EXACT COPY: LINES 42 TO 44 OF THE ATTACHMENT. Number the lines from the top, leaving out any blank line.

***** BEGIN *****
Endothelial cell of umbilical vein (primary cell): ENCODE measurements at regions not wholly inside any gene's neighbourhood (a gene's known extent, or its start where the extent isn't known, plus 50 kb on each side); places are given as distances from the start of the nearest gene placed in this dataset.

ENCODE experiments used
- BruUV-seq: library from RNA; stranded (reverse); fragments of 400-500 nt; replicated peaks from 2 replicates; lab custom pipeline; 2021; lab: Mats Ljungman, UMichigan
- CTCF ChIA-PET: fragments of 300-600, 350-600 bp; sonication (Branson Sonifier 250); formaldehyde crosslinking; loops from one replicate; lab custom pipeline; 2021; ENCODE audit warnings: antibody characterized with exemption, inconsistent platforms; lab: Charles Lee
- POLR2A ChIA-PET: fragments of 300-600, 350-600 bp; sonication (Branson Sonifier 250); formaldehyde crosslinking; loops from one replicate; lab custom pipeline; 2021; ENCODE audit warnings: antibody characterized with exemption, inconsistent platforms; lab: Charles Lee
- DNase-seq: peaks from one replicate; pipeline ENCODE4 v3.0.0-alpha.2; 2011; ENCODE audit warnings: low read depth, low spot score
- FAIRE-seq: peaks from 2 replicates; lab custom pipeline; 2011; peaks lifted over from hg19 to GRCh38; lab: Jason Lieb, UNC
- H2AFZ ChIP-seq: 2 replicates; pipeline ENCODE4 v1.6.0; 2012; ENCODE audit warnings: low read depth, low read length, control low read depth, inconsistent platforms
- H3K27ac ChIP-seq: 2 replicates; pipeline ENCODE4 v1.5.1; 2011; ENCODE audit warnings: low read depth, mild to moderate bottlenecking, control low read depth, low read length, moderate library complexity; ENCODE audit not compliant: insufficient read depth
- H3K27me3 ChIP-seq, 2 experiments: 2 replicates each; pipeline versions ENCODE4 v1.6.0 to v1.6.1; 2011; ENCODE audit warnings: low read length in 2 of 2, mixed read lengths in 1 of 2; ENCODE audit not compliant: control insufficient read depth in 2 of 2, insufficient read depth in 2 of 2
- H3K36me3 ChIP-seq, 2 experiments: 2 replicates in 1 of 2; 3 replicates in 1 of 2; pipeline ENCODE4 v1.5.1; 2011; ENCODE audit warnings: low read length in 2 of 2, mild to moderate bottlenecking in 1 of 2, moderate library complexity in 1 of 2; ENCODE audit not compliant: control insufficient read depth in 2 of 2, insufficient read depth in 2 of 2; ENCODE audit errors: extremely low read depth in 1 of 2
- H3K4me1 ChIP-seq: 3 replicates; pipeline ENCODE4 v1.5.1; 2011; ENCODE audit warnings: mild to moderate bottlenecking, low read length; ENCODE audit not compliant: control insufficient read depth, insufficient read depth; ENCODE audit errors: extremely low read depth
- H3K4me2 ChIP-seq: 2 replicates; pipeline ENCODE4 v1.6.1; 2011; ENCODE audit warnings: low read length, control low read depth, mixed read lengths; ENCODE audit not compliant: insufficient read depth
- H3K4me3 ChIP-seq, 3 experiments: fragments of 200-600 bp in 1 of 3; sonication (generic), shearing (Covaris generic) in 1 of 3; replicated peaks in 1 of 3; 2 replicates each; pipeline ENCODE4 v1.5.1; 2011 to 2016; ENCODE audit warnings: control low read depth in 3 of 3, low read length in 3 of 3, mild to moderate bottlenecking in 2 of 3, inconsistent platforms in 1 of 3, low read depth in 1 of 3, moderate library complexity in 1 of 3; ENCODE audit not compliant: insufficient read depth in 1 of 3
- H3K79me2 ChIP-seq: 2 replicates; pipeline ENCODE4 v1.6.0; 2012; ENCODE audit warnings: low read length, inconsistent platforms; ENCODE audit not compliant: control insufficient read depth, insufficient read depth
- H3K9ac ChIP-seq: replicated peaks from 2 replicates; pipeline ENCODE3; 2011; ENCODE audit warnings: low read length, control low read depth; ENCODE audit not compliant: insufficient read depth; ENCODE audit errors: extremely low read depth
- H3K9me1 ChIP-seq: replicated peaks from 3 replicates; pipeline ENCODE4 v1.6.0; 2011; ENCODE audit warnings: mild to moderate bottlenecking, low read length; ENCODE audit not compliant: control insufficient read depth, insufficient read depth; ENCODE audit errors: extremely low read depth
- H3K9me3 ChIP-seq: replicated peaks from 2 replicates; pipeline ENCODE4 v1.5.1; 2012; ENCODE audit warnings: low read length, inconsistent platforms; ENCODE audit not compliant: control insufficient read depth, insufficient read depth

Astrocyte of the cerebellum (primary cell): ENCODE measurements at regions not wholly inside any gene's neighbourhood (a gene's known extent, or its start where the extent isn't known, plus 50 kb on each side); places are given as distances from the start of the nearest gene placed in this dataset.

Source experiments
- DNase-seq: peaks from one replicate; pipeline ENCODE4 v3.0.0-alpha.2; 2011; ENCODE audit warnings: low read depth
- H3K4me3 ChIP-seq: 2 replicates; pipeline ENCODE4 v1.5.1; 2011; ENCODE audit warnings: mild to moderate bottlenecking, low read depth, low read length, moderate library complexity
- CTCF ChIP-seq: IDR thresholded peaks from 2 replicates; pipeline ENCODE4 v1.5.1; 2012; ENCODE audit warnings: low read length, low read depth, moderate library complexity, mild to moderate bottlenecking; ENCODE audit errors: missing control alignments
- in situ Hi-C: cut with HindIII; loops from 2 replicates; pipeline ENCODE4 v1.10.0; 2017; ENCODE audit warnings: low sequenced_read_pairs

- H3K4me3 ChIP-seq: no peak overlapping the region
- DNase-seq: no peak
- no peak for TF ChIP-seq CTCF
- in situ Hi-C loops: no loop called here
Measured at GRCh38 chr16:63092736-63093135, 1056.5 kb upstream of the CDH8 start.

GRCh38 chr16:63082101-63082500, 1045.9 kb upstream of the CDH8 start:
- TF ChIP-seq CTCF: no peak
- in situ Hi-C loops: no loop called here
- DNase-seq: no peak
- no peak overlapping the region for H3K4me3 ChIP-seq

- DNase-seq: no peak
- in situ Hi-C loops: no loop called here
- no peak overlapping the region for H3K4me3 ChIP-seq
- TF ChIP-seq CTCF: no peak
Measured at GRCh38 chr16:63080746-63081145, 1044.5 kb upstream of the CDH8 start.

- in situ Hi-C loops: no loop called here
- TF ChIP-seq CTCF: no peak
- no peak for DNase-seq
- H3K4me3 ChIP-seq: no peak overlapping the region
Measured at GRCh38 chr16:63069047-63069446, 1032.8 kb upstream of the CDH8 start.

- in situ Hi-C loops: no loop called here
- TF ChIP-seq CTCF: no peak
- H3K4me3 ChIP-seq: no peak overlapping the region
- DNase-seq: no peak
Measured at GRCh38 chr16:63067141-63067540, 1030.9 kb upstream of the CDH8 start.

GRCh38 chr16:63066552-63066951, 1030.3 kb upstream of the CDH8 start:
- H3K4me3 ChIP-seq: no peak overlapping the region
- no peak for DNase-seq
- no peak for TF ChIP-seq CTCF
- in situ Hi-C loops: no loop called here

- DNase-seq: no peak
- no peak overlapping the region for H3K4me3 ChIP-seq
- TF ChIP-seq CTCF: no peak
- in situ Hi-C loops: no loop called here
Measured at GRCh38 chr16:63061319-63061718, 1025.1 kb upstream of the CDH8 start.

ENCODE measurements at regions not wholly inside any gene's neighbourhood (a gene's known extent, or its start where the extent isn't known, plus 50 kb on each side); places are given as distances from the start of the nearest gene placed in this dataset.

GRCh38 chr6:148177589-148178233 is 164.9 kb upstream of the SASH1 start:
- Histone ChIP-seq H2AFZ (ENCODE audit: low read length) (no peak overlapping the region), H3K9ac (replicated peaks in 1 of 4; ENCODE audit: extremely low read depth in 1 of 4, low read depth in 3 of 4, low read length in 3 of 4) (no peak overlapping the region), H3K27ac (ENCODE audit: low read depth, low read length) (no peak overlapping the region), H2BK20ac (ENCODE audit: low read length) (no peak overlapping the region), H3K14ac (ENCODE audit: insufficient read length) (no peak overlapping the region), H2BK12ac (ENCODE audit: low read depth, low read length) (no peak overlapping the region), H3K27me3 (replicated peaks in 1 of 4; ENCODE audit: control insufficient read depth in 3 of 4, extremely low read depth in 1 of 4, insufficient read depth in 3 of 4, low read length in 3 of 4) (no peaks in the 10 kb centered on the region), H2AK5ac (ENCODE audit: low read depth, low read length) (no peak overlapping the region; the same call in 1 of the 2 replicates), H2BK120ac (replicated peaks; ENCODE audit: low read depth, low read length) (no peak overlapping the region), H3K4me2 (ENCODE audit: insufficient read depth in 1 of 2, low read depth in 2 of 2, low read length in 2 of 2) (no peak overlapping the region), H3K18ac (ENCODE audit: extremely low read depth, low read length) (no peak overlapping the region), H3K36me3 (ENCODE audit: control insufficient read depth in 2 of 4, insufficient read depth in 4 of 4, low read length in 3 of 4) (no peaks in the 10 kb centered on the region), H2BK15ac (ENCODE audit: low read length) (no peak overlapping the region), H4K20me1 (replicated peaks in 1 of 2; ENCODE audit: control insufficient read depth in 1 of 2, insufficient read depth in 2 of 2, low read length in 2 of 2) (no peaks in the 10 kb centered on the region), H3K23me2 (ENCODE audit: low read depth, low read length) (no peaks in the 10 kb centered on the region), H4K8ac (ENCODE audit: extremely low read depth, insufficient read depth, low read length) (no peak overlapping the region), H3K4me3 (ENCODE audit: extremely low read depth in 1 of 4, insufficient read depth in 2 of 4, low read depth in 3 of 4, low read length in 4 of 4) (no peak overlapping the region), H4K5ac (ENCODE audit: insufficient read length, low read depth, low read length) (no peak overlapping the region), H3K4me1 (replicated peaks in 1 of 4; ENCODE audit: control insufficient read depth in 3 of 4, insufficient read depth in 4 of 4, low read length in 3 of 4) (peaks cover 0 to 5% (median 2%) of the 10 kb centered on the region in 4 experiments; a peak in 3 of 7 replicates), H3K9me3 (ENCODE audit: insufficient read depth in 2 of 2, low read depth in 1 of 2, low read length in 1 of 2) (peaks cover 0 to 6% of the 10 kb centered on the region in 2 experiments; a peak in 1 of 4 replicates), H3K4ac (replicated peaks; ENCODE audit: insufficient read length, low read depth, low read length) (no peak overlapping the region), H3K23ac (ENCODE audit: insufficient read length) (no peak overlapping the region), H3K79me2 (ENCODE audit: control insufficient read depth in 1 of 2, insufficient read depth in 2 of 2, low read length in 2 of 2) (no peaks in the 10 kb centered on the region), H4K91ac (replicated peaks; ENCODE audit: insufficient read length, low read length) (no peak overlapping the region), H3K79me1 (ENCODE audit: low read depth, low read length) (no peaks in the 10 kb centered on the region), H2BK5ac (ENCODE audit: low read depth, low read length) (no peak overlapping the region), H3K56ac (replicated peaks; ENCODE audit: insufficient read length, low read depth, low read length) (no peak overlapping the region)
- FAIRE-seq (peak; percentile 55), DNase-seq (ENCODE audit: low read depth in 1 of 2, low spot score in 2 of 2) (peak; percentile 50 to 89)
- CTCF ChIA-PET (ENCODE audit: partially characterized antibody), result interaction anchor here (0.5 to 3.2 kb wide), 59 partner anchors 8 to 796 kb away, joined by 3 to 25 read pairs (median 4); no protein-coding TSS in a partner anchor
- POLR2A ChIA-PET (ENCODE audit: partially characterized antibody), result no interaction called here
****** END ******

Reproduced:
- no peak for DNase-seq
- H3K4me3 ChIP-seq: no peak overlapping the region
Measured at GRCh38 chr16:63069047-63069446, 1032.8 kb upstream of the CDH8 start.